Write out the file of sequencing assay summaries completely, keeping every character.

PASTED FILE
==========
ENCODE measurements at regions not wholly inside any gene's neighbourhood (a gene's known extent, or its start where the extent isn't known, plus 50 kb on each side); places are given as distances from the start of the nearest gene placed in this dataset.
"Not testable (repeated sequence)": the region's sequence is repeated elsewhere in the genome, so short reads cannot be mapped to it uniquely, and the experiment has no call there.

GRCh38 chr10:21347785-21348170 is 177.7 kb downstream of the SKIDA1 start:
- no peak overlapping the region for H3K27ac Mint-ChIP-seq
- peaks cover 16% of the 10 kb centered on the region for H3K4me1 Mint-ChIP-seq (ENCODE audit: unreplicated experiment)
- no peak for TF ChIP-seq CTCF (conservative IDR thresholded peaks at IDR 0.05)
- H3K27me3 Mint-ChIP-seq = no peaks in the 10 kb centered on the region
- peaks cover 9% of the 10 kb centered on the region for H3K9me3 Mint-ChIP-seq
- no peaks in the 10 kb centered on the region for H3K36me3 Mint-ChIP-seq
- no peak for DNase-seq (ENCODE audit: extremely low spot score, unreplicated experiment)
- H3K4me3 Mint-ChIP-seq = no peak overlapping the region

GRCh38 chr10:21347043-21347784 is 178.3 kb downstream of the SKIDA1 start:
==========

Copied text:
ENCODE measurements at regions not wholly inside any gene's neighbourhood (a gene's known extent, or its start where the extent isn't known, plus 50 kb on each side); places are given as distances from the start of the nearest gene placed in this dataset.
"Not testable (repeated sequence)": the region's sequence is repeated elsewhere in the genome, so short reads cannot be mapped to it uniquely, and the experiment has no call there.

GRCh38 chr10:21347785-21348170 is 177.7 kb downstream of the SKIDA1 start:
- no peak overlapping the region for H3K27ac Mint-ChIP-seq
- peaks cover 16% of the 10 kb centered on the region for H3K4me1 Mint-ChIP-seq (ENCODE audit: unreplicated experiment)
- no peak for TF ChIP-seq CTCF (conservative IDR thresholded peaks at IDR 0.05)
- H3K27me3 Mint-ChIP-seq = no peaks in the 10 kb centered on the region
- peaks cover 9% of the 10 kb centered on the region for H3K9me3 Mint-ChIP-seq
- no peaks in the 10 kb centered on the region for H3K36me3 Mint-ChIP-seq
- no peak for DNase-seq (ENCODE audit: extremely low spot score, unreplicated experiment)
- H3K4me3 Mint-ChIP-seq = no peak overlapping the region

GRCh38 chr10:21347043-21347784 is 178.3 kb downstream of the SKIDA1 start: